What does the reform of the Visa Information System mean for “Golden Visa” programmes?
In January 2019 the European Commission published a report on the risks of investor citizenship and residence schemes in the EU. One of the arguments used by the European Commission against CBI and RBI programmes was that they could undermine EU’s efforts to secure its territory as RBI/CBI beneficiaries would not be subjected to the same type of control as other third country nationals crossing EU borders. On March 13th 2019, the European Parliament voted the amendment of the Visa Information System (VIS) which will now include “Golden Visas”.
The VIS is an instrument to exchange data for short-stay visa applications between the Schengen EU Member States and the four Schengen Associate countries. Malta is part of the VIS. Moreover, national authorities and Europol may request access to data entered into the VIS in order to prevent, detect and investigate terrorist and criminal offences. According to the EU report, Malta and Cyprus are using Europol databases to undertake their due diligence checks. Additionally, the European Criminal Records Information Exchange System, created in 2012 to facilitate the exchange of information on criminal records throughout the EU, is already in place and can be used by all EU Member States. Moreover, the Schengen Information System (SIS) is the most widely used and largest information sharing system for security and border management in Europe. SIS allows national authorities, such as the police and border guards, to see whether a third country national has previously been refused entry into the Schengen area. Only Cyprus is not connected to SIS.
In our response to the EU report, we already underlined that Malta specified on their official CBI website that their due diligence checks are already using EU’s centralized information systems. In our response we added that before obtaining citizenship through a CBI programme, a third country national must be a resident of Malta and Bulgaria for a minimum of twelve months. In this case, EU rules are applied, including the sharing of biometric information. As mentioned in the report itself, EU Member States are obliged under EU Law to carry out security checks before issuing a residency permit including using the SIS system. This is true for Malta as a Schengen State but also for Bulgaria, which are participating in SIS even though they are not yet a Schengen country. This also means that all residency permit granted under RBI schemes proposed by EU Member States have to follow EU Law.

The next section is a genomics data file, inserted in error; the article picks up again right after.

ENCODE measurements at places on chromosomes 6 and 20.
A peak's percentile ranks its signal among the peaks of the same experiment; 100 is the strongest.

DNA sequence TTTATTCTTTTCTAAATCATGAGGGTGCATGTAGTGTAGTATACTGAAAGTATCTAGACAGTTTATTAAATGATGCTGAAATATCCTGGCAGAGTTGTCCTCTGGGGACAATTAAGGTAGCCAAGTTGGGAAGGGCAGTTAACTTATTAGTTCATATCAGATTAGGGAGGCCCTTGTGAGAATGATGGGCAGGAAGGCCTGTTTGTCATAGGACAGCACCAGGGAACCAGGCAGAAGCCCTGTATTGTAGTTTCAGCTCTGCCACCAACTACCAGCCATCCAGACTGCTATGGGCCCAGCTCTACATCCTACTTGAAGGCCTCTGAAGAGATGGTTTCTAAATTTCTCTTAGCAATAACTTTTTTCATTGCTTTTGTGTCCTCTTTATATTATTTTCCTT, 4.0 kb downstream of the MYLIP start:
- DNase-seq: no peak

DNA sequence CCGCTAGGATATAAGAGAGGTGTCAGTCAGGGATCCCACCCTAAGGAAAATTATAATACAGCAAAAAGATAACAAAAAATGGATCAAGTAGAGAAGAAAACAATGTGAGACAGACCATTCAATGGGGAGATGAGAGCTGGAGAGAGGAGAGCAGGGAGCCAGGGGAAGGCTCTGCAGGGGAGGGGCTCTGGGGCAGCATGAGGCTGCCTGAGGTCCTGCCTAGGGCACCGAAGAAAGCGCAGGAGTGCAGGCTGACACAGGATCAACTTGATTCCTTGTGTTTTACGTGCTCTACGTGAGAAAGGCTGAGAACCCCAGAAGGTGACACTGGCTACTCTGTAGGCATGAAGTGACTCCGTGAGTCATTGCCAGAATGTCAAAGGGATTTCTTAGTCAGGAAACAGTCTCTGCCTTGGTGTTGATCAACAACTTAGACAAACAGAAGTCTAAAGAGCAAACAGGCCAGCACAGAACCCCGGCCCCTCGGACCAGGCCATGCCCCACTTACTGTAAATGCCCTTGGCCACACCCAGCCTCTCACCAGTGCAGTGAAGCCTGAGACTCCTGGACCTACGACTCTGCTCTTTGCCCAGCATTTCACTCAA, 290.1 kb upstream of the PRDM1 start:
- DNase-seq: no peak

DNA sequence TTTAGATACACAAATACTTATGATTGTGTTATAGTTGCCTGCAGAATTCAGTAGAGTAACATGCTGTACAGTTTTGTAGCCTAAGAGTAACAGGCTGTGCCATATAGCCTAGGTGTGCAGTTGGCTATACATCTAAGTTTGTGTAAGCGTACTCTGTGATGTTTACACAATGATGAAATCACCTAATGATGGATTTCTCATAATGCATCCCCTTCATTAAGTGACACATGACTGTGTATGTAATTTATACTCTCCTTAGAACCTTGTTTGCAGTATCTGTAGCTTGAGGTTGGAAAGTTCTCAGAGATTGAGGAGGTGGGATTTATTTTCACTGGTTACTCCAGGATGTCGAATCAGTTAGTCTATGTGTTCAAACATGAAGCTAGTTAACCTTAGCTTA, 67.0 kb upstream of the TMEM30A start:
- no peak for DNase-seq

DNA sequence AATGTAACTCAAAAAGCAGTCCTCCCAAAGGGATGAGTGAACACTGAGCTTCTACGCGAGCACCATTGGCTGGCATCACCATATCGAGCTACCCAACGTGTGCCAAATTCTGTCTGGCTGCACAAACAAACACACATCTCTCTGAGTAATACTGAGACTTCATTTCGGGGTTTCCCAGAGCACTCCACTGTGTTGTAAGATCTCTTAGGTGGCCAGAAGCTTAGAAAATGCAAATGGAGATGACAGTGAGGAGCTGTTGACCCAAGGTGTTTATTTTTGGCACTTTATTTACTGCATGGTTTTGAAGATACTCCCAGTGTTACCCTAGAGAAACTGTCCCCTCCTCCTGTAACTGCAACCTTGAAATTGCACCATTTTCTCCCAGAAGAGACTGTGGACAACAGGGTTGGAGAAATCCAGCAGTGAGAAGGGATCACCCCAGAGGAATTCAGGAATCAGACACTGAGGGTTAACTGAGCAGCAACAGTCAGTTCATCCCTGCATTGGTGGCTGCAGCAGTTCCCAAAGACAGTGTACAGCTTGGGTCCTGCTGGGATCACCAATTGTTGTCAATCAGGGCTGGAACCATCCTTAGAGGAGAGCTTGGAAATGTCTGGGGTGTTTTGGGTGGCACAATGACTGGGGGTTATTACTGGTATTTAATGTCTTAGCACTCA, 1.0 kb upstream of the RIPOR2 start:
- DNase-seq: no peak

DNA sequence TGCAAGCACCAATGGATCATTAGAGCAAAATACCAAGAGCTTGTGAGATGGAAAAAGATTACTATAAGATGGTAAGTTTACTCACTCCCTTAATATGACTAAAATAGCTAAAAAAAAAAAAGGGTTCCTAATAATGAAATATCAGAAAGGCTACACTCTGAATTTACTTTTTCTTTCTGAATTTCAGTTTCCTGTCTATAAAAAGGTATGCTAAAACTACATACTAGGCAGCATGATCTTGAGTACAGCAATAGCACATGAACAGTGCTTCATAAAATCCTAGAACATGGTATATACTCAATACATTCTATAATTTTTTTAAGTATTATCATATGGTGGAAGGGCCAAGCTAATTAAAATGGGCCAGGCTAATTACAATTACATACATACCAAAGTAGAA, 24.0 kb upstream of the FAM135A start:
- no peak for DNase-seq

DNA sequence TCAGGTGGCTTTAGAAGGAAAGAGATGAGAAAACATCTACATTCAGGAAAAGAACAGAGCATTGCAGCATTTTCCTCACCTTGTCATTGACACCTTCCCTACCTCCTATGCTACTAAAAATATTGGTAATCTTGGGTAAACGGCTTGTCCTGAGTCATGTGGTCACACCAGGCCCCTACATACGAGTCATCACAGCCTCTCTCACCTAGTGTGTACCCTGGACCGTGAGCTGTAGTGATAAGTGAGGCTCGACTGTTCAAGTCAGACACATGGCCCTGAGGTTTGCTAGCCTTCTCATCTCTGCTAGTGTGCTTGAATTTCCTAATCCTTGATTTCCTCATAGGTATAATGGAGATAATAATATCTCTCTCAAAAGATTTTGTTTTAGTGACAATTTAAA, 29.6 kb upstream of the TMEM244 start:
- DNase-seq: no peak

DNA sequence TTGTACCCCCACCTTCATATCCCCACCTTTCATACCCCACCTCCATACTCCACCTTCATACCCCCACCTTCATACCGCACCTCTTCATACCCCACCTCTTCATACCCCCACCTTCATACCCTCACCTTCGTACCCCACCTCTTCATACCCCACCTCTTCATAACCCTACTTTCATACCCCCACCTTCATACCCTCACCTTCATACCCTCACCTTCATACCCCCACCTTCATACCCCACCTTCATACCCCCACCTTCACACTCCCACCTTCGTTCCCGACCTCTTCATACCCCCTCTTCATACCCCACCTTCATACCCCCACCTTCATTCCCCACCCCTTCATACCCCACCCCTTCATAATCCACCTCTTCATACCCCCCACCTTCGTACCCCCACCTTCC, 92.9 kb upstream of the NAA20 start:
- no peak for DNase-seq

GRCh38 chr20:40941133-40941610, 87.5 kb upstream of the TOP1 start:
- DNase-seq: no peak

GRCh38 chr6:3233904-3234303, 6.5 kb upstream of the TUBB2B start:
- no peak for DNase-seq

Moreover, in our response to the report we already mentioned the Proposal for a Regulation on the Visa Information System that foresaw to include data on residence permits, arguing that this could further secure RBI and CBI schemes. This proposal has now been adopted and includes the following elements:
compulsory security checks across all EU databases to expose applicants using several identities and detect everyone posing security or irregular migration threats;
long-stay visas, including the “golden visas”, and residence permits to be added to the database to close security information gaps;
the age for obtaining fingerprints and facial images of minors goes from 12 to 6 years to support the identification of missing children; People aged 70 and more will not need to give their fingerprints;
eased access for Europol and law enforcement authorities to VIS data to find victims of crime or support their investigations into major crime or terrorism.
In other words, the main improvements resulting from the amendment of the VIS are the introduction of the possibility to conduct a cross-database security check making the detection of potential criminals or fraudsters; the better data and information exchange between Schengen countries; and a clear control of all entries and stay in a Member State including though a “golden visa” programme. In the facts, this might not lead to substantial changes in the due diligence processes in place in EU Member States when assessing applicants to benefit from “golden visas” programme but it will surely help the EU to close the existing knowledge gap existing on CBI/RBI programmes and their implementation in the UE.
Author: Dr Fanny Tittel-Mosser